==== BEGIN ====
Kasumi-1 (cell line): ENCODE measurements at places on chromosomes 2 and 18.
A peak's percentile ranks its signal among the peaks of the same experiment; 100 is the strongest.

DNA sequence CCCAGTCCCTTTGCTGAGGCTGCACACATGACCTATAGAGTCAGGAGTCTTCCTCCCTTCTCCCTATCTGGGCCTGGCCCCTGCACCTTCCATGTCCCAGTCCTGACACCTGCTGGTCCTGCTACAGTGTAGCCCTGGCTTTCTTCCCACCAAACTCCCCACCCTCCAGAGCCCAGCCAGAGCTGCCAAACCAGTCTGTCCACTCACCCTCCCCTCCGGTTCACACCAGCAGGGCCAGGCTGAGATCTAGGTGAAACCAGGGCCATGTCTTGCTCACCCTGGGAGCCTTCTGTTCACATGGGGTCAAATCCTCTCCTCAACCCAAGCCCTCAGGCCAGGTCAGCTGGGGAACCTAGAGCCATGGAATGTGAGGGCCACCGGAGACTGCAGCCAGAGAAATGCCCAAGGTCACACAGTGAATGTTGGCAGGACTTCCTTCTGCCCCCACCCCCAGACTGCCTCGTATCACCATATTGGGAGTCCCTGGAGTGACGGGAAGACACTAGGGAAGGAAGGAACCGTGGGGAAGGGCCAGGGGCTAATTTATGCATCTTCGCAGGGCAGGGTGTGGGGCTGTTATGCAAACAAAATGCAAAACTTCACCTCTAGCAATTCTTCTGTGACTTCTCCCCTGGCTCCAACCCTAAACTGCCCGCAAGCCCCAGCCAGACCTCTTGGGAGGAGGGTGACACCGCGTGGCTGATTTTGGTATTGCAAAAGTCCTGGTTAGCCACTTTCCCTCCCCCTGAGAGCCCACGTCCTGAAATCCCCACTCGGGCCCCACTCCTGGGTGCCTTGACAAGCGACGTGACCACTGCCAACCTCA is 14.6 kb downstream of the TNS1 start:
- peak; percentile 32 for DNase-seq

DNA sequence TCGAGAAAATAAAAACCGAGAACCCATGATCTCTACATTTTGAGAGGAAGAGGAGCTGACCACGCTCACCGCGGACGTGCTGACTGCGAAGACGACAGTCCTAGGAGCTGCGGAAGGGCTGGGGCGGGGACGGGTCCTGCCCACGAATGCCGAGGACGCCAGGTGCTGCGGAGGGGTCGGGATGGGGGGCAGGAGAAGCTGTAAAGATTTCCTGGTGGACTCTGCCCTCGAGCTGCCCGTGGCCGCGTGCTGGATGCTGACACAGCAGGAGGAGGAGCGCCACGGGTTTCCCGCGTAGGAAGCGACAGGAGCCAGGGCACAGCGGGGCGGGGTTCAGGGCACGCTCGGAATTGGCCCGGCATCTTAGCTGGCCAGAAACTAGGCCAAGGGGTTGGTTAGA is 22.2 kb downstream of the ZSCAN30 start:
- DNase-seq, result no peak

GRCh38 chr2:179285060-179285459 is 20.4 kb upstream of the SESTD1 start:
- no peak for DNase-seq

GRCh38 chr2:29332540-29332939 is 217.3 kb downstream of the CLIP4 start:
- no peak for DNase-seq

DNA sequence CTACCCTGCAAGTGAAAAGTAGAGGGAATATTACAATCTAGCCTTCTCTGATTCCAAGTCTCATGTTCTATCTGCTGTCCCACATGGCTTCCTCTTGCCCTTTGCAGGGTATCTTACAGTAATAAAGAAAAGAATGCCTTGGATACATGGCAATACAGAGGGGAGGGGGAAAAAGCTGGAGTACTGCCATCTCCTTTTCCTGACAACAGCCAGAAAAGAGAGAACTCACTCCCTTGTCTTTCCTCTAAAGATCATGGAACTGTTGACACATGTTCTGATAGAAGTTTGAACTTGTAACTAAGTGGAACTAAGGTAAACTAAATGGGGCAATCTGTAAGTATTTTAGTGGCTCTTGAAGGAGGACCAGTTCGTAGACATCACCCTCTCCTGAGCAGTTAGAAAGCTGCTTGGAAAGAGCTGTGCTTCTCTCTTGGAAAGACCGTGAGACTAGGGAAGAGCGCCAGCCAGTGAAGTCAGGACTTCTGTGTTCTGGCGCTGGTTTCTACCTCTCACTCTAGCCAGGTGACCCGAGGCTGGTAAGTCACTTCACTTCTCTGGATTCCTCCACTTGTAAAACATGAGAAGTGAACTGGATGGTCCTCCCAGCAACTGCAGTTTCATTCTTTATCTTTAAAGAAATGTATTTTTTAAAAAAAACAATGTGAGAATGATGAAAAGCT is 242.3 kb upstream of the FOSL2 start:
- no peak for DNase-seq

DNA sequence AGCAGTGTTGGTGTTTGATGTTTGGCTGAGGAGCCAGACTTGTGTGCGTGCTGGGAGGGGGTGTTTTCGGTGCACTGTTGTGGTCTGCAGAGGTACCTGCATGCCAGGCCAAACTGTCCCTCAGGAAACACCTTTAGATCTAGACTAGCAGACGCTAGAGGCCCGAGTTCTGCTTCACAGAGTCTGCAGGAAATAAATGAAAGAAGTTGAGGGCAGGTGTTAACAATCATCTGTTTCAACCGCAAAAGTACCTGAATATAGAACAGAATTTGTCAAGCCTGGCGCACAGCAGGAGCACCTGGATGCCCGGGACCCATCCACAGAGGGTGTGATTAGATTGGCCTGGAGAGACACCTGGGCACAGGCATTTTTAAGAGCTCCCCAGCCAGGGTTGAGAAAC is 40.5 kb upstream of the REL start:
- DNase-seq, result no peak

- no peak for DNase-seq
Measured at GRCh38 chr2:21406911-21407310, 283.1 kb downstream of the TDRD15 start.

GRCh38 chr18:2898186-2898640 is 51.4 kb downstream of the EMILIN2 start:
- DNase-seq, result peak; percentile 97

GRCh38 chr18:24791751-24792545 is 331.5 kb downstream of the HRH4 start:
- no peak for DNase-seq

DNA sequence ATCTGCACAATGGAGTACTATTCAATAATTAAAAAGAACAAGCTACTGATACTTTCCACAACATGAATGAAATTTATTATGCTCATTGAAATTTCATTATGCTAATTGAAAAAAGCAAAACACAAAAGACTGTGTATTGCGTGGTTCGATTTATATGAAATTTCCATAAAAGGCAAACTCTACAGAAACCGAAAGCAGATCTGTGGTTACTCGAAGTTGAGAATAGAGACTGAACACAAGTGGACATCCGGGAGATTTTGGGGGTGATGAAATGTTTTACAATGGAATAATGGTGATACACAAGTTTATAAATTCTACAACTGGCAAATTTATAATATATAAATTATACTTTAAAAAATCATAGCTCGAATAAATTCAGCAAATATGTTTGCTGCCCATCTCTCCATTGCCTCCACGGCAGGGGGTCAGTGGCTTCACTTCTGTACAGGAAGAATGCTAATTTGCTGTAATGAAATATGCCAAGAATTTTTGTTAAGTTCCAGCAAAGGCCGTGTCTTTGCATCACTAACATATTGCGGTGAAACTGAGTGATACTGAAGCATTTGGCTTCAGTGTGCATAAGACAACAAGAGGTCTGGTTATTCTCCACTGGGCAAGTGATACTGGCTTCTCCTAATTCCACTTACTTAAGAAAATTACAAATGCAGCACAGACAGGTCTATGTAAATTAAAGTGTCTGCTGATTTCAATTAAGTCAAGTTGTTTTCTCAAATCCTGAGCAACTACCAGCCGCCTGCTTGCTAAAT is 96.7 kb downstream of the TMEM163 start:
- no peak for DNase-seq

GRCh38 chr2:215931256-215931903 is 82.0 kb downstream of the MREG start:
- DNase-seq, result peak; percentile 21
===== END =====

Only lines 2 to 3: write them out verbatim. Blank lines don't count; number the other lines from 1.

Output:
A peak's percentile ranks its signal among the peaks of the same experiment; 100 is the strongest.

DNA sequence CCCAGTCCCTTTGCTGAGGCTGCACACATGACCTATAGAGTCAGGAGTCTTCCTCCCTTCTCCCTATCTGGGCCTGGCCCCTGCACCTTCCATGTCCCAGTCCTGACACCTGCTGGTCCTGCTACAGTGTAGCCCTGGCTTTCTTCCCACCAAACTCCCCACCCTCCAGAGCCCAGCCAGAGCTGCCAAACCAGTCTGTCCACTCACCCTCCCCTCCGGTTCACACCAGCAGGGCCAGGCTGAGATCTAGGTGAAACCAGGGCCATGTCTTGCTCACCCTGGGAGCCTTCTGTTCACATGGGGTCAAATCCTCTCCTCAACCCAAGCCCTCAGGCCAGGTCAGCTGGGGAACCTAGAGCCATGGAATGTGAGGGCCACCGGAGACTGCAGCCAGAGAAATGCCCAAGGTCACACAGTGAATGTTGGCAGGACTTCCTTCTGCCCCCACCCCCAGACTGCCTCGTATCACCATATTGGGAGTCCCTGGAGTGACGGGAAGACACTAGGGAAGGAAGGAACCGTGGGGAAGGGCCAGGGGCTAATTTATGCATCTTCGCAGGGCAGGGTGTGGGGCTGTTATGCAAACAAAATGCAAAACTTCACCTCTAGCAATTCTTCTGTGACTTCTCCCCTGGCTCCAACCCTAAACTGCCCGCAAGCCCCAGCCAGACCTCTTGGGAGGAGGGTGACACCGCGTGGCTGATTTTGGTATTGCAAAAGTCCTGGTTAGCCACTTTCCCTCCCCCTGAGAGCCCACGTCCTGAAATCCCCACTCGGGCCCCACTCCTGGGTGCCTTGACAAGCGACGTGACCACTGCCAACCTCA is 14.6 kb downstream of the TNS1 start: